Last night, as a small team of FBI officials headed to London to help the investigation, US officials tried to determine the veracity of the claim by an al-Qa'ida cell that it was responsible for the London bombings, and were combing through the intelligence for clues that other attacks might be in the offing.

But the initial assumption here was that Islamic extremist terrorism was involved. Senior US counter-terrorism officials said that the attacks were well- co-ordinated and appeared sophisticated. They were consistent with known al-Qa'ida techniques, and similar to the Madrid bombings 16 months ago.

In fact, despite many alarms and attacks elsewhere in Europe, Asia and Africa, the US has been terrorism-free since the attacks in New York and Washington almost four years ago. Airport security has made a repeat of the 9/11 attacks all but impossible.

Hundreds of people, many of them of Arab or Middle Eastern origin, have been detained, while others, despite strong domestic and international protest, have been handed over to other countries under the procedure known as "extraordinary rendition".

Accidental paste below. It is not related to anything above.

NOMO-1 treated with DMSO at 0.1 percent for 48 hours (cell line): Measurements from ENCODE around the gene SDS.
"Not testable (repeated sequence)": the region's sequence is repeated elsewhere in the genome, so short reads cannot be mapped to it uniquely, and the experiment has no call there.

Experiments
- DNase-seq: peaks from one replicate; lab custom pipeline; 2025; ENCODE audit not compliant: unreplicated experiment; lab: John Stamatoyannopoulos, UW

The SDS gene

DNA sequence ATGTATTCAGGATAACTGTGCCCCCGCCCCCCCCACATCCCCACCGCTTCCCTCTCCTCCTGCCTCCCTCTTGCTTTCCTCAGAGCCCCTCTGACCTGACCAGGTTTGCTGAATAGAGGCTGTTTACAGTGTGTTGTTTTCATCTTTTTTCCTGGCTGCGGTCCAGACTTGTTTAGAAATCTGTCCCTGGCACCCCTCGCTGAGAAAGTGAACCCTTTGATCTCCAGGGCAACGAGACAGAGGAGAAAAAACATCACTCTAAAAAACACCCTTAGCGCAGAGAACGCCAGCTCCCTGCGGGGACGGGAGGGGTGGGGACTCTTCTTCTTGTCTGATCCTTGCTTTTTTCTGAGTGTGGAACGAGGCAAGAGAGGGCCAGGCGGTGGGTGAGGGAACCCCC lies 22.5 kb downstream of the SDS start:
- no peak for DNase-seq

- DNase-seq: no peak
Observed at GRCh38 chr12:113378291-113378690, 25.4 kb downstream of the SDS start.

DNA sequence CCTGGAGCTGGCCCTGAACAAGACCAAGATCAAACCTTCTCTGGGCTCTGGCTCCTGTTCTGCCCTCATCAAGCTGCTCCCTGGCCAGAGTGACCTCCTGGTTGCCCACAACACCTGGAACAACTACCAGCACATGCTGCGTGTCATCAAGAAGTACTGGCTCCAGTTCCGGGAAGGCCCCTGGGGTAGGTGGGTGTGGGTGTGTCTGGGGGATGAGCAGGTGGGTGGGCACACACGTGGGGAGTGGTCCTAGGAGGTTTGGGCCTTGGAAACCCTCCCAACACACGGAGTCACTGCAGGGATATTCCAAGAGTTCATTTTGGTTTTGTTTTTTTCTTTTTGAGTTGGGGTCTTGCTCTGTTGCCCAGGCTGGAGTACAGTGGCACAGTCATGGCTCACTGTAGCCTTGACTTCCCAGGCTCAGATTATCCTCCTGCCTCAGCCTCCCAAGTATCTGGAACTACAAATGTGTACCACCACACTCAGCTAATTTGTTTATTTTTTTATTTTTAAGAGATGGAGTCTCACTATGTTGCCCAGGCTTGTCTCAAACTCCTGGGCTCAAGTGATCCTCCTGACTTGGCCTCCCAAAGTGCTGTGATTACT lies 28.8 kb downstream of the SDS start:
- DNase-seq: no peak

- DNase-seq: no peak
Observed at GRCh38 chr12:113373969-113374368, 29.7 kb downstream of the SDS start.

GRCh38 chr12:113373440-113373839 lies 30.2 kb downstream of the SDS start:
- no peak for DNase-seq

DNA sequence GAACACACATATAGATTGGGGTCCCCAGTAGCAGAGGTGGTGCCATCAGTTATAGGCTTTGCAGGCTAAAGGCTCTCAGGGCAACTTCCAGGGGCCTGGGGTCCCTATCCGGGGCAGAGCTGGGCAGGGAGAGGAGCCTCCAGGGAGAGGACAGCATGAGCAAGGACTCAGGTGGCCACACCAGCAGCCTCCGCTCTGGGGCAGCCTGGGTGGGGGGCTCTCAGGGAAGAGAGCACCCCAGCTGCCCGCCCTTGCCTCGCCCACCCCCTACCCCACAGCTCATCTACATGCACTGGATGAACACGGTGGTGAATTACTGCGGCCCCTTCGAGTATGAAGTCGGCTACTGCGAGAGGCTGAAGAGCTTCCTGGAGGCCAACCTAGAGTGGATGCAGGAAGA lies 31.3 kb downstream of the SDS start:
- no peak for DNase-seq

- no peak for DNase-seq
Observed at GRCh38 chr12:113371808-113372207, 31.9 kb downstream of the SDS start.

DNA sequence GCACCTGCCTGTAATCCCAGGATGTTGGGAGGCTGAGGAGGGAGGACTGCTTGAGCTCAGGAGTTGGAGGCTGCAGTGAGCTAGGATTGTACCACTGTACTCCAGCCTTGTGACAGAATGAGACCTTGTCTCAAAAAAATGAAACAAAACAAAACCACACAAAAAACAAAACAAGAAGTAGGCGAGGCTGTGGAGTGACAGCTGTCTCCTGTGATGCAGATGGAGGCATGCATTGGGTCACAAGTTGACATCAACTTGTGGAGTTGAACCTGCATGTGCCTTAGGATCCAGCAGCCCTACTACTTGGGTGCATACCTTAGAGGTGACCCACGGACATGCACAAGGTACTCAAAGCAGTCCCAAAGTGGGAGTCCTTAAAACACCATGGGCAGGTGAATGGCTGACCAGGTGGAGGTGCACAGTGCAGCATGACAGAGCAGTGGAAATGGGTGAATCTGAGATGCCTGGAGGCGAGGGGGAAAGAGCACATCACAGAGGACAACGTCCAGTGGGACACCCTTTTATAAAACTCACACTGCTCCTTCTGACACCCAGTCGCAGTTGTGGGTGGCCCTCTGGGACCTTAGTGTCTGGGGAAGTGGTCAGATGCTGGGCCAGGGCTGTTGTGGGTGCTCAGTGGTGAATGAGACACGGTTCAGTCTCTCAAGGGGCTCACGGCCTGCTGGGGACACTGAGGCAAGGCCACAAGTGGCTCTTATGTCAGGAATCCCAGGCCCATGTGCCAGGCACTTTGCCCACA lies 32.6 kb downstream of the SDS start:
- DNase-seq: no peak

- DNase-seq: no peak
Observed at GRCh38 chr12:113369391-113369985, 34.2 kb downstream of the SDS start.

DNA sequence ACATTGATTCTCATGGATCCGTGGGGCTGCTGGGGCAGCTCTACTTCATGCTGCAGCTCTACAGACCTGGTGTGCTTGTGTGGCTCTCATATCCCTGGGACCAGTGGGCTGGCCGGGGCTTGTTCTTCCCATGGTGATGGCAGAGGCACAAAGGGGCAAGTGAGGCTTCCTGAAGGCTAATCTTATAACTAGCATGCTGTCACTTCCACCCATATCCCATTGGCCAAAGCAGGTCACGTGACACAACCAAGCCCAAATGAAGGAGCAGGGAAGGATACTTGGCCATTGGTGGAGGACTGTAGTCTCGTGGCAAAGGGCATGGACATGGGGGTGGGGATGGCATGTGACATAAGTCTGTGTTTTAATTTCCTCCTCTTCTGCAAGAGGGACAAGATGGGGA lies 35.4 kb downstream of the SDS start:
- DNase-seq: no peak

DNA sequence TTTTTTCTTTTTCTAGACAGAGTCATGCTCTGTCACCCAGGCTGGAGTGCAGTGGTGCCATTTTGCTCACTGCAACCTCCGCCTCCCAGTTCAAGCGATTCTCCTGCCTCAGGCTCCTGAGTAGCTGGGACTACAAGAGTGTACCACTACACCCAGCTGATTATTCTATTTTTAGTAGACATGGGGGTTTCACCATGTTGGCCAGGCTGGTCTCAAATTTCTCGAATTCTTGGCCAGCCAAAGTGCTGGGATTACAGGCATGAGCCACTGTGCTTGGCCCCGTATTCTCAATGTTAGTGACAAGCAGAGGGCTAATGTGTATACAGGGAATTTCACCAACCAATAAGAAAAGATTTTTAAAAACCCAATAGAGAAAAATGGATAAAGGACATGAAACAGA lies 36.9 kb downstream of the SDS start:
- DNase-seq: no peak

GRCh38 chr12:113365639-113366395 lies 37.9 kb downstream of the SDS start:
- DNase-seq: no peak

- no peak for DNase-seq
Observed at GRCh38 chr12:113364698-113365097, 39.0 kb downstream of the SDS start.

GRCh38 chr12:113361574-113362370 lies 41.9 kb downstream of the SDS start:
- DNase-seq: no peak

Even so, yesterday's events in the capital that is Washington's closest ally in Iraq and the war on terror have increased fears of attacks in the US.

Counter-terrorism officials point to the years of preparation that went into 9/11, and warn that al-Qa'ida sleeper cells may well be plotting new outrages.

Although there are no specific indications of an increased terrorist menace to the US, security experts accept that further attacks in the US are all but inevitable. The fear now is that terrorists will shift from well-protected sites to soft targets, not only commuter trains and stations, but shopping malls, concerts and sporting events. Those worries would only be heightened if it transpired that suicide bombers carried out any of the London attacks.

The message then would be plain, that such a tactic could be just as easily be employed in Manhattan or Chicago as in Bloomsbury or the City of London. Officials add that in their next assault, terrorists might not use conventional explosives, as in Madrid or London, but chemical or biological agents, even a radioactive "dirty" weapon.